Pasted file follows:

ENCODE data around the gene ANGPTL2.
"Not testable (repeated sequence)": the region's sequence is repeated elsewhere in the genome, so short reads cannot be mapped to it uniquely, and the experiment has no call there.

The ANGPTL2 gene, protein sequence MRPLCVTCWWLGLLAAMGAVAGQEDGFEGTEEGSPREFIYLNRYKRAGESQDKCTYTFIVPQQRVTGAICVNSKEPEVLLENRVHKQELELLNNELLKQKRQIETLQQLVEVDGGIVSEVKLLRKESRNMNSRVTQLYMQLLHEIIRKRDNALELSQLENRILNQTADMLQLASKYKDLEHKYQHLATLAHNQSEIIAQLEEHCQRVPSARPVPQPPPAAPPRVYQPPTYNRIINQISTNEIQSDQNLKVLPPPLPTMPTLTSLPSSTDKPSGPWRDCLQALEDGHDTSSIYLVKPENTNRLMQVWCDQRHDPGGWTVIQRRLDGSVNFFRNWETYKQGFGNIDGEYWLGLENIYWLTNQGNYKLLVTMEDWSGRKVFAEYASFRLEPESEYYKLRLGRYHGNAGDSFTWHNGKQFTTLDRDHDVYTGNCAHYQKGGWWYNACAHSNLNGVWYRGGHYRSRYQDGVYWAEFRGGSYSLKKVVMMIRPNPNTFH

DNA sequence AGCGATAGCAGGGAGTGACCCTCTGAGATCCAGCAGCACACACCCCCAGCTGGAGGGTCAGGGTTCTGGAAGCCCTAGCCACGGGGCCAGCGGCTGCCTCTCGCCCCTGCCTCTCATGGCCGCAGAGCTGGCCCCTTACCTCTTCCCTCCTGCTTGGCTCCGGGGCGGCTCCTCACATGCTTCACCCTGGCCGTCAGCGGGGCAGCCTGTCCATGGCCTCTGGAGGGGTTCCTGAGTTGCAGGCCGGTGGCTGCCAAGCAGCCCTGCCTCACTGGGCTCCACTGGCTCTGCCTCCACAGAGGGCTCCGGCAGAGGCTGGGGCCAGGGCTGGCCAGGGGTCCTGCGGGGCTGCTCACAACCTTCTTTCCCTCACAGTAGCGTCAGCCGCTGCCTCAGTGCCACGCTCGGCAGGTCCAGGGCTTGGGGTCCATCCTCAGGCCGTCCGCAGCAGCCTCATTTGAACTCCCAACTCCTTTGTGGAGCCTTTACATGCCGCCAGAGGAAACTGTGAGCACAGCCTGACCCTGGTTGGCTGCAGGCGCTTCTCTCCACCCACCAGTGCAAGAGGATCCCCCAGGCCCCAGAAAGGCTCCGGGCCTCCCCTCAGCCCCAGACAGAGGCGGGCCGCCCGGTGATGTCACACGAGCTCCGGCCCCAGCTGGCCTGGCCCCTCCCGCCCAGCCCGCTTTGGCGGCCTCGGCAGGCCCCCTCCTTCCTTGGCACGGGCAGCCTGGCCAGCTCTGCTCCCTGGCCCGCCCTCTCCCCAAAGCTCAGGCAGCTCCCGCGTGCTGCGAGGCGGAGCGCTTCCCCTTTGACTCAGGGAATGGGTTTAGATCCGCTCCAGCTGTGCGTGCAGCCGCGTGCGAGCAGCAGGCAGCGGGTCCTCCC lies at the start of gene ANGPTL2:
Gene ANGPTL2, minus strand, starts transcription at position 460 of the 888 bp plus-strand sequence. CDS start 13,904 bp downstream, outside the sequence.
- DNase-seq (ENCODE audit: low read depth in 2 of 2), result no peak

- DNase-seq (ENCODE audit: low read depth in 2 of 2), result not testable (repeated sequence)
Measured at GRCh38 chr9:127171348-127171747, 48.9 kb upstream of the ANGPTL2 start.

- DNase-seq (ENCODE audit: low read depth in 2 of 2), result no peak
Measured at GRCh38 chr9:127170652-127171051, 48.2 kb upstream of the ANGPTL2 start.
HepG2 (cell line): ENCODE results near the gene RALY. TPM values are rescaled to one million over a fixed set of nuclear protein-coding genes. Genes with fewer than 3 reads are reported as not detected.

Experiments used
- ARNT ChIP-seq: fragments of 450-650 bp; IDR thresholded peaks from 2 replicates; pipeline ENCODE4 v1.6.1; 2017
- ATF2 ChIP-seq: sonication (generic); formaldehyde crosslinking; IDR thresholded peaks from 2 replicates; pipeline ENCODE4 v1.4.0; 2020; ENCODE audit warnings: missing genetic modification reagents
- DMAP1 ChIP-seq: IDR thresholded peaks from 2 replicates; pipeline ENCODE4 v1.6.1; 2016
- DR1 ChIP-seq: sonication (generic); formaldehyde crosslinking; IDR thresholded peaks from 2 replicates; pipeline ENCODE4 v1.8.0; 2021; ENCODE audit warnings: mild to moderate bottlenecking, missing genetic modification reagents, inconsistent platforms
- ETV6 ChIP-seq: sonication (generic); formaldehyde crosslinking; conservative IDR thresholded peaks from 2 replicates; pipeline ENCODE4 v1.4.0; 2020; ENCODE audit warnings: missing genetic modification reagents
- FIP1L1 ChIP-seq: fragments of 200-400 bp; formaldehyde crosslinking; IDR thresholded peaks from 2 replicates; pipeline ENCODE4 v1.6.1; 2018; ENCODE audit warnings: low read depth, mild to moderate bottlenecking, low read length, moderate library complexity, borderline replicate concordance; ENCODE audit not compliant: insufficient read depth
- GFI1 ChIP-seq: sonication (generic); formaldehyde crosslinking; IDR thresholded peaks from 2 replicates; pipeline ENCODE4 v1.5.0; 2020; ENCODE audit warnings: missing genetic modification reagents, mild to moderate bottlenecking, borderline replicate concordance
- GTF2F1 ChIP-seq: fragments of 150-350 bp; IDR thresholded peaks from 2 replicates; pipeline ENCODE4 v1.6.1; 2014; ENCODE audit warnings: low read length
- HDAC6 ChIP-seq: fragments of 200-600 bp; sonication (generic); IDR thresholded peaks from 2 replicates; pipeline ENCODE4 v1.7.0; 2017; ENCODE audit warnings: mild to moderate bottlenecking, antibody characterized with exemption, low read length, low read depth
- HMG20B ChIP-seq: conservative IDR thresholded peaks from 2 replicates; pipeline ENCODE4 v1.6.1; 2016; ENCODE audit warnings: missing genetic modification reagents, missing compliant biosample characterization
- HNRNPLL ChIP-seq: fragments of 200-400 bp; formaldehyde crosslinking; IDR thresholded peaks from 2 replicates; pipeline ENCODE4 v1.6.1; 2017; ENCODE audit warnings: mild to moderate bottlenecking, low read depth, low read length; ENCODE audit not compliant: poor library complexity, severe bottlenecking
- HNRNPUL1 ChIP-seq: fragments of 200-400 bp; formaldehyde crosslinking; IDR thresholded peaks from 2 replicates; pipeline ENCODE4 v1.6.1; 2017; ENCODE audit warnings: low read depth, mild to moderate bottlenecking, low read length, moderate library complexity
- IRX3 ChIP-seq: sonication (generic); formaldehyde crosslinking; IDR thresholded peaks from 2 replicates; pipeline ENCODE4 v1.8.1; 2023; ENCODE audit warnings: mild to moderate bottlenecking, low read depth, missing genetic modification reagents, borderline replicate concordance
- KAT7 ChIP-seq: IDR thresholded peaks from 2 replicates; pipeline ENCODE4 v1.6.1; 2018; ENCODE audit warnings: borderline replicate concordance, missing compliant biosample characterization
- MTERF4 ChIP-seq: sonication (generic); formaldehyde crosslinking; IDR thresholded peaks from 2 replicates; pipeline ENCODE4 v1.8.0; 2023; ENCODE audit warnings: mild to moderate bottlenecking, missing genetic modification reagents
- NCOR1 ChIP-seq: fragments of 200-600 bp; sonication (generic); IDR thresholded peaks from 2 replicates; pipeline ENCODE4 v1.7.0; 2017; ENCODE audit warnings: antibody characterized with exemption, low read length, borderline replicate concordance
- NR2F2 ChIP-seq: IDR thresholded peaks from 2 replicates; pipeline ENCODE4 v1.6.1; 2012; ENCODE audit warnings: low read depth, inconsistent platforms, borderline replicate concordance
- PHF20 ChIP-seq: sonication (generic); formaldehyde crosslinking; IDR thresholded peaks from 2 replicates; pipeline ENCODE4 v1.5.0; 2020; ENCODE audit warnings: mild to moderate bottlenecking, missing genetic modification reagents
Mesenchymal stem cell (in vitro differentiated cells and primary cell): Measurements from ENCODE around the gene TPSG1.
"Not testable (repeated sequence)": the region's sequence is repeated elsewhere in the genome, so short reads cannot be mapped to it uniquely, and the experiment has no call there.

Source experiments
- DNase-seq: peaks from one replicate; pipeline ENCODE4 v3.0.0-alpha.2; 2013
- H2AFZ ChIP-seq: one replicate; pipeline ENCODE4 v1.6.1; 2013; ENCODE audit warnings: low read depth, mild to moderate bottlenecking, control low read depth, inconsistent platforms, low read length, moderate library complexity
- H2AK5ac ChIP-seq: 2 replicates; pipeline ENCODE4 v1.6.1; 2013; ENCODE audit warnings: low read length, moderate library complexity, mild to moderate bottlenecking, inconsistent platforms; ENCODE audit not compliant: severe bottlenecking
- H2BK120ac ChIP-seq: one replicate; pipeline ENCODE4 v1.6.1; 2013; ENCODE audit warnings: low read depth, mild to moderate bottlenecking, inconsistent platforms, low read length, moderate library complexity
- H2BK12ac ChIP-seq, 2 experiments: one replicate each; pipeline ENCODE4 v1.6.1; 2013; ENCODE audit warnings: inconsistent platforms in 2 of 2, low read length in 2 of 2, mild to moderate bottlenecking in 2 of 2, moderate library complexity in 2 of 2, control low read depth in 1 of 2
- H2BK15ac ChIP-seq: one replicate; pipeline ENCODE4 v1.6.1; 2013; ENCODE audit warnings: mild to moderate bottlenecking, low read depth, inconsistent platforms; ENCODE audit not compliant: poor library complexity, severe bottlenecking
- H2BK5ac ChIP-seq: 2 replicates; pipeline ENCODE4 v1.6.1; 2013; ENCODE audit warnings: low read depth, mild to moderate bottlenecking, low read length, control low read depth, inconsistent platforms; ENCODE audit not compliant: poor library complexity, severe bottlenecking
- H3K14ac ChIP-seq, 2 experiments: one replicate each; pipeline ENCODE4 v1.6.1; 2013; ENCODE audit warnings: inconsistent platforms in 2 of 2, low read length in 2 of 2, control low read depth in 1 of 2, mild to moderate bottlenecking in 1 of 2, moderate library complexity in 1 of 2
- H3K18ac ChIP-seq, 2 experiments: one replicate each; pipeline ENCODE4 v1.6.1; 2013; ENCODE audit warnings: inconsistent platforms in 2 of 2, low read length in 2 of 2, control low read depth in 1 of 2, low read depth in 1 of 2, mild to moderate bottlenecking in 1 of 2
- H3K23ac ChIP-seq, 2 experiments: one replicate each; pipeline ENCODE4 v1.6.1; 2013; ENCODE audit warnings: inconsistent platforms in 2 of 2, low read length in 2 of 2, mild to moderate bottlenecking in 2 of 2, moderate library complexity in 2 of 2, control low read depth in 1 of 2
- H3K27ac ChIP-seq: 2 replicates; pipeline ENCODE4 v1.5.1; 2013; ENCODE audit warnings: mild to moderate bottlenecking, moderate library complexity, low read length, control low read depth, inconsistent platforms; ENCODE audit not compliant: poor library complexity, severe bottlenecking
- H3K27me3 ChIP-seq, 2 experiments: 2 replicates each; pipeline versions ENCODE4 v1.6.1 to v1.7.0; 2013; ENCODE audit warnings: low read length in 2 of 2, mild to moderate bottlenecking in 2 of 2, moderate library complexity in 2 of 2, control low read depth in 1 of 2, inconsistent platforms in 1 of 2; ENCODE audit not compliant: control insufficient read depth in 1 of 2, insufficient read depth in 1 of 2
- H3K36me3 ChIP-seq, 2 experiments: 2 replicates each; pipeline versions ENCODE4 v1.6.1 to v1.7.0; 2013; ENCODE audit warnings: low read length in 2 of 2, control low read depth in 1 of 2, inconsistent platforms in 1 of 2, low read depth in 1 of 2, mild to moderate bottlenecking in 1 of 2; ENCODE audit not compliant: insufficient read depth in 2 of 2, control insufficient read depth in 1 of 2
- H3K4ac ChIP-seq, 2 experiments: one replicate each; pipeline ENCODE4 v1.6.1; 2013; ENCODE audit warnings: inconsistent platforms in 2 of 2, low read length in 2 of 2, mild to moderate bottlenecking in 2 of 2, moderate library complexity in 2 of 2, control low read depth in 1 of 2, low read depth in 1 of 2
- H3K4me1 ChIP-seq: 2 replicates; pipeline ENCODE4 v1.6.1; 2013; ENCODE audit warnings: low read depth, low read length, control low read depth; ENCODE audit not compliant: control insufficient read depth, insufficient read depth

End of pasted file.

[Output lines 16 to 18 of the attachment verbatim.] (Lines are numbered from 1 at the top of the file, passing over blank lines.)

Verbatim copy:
- DR1 ChIP-seq: sonication (generic); formaldehyde crosslinking; IDR thresholded peaks from 2 replicates; pipeline ENCODE4 v1.8.0; 2021; ENCODE audit warnings: mild to moderate bottlenecking, missing genetic modification reagents, inconsistent platforms
- ETV6 ChIP-seq: sonication (generic); formaldehyde crosslinking; conservative IDR thresholded peaks from 2 replicates; pipeline ENCODE4 v1.4.0; 2020; ENCODE audit warnings: missing genetic modification reagents
- FIP1L1 ChIP-seq: fragments of 200-400 bp; formaldehyde crosslinking; IDR thresholded peaks from 2 replicates; pipeline ENCODE4 v1.6.1; 2018; ENCODE audit warnings: low read depth, mild to moderate bottlenecking, low read length, moderate library complexity, borderline replicate concordance; ENCODE audit not compliant: insufficient read depth